Fighting the impulse

Cellphone © Iofoto |

“Hello, Muse, are you out there?” he asked, taking a deep breath and positioning his fingers to write. “How can I serve you today?”

The fingers trembled a bit, but no words came. He looked up and saw the phone, sitting on a box on a book stand, the little electronic connection to the world that he carried in his pocket.

“Pick me up,” the electronic toy beckoned. “Lose yourself in me.”

“N-no,” he told the toy. “I promised myself I —“

“You would what? Deny yourself a news update? Keep yourself in suspense as to whether the package really will be out for delivery today? Not know whether anyone Liked your comment? Miss all your friends’ comments? You know you want to. Pick me up. Come on. You wanna.”

He stared at the persistent electric nag and saw his addiction. It had become his go-to time filler, a place to glaze his eyes while he was between tasks — even during a pause in his task. It always pulled him in and away from his real life.

But he had made a promise to himself.

“I will not let you control me,” he said, even as the impulse took control and it began to require serious energy to fight it. In the quiet of the morning, a raging soundless battle ensued.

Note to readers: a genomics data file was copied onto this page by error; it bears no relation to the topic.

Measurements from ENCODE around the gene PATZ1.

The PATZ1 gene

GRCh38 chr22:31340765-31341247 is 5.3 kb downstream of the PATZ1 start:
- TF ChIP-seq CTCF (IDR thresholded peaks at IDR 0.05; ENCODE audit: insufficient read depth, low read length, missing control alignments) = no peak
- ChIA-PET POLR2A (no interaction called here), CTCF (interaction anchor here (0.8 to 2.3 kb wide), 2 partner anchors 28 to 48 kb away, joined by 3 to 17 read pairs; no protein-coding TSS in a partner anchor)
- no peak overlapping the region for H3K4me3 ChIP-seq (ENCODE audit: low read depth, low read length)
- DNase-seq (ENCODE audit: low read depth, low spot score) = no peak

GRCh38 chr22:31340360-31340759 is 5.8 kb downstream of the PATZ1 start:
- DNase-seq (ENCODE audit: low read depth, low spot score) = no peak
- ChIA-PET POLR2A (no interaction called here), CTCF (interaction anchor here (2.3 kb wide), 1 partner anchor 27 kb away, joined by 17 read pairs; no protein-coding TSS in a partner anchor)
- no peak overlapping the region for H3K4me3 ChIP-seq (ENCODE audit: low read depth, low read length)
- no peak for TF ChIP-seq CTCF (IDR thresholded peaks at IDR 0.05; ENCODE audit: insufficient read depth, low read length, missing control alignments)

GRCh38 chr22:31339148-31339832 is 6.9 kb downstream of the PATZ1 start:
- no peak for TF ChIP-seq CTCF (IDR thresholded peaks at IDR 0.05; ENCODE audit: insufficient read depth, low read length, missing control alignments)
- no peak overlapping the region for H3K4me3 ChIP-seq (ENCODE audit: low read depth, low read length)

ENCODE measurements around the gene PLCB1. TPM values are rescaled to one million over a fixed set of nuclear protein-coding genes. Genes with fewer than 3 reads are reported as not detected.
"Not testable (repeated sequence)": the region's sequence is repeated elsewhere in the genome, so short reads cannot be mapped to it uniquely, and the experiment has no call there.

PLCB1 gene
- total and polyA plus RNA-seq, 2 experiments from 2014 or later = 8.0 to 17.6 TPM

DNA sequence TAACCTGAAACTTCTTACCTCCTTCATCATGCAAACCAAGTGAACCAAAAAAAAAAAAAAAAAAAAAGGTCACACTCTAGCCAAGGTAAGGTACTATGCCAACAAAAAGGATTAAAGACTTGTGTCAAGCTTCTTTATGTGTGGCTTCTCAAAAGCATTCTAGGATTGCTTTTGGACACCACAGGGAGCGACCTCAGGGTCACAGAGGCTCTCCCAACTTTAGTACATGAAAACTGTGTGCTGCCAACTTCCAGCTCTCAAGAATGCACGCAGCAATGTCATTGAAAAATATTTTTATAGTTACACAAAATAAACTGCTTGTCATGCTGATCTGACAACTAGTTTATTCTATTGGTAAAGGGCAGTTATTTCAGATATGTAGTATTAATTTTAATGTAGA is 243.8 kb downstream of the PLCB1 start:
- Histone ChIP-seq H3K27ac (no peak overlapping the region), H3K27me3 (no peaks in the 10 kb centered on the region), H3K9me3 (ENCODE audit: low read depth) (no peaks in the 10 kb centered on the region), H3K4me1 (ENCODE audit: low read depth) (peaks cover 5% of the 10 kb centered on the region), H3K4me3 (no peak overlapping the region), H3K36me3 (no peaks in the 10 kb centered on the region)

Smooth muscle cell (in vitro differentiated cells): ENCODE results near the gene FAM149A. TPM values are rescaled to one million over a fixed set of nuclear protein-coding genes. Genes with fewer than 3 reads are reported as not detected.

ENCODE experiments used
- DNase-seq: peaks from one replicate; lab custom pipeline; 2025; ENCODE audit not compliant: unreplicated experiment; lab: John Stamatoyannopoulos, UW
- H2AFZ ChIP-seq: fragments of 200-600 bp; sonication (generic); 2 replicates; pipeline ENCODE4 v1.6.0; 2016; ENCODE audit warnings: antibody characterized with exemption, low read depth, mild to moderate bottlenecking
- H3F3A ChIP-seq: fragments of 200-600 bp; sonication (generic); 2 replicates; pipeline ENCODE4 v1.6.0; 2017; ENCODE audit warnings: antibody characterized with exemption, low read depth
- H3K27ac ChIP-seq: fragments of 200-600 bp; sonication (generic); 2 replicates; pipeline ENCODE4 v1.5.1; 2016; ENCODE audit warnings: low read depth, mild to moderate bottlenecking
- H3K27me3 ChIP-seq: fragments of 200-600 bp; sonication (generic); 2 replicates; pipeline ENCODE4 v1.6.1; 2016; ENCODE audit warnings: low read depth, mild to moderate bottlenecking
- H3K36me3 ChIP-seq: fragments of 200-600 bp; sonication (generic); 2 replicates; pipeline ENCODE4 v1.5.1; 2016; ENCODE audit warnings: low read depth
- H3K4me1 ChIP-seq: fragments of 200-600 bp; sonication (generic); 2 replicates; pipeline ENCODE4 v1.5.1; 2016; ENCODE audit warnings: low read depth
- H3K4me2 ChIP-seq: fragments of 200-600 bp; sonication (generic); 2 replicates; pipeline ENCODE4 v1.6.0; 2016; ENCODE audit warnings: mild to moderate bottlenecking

He began to inch forward in his analog task by making a new promise, to reward himself with a digital peek when he completed his morning goal. In the corner of his mind, he held onto a conviction that it was OK to break a promise and yield to temptation if you agree not to yield until after resisting for a certain period of time.

He employed the old “one moment at a time” tactic: He could resist the temptation for just this moment, right? And now this moment … and on and on.

The words kept flowing onto the page, and the temptation waned a little, but the fear he could yield at the next pause remained. “Better not to pause, then, mate,” he told himself, and he kept going.

Having set a goal to fill three pages before allowing himself to peek at the phone, he declared victory at the bottom of the fourth page, even if his victory included, in part, several paragraphs written in the third person about being addicted to looking at his cellphone.

“Take that, you miserable electronic demon,” he said, reaching for the device. Just before he picked it up, however, he stopped, looked into the sky, shook his head, and left it alone.

“You’ll regret this!” the phone screamed at him as he walked away. But he never did.

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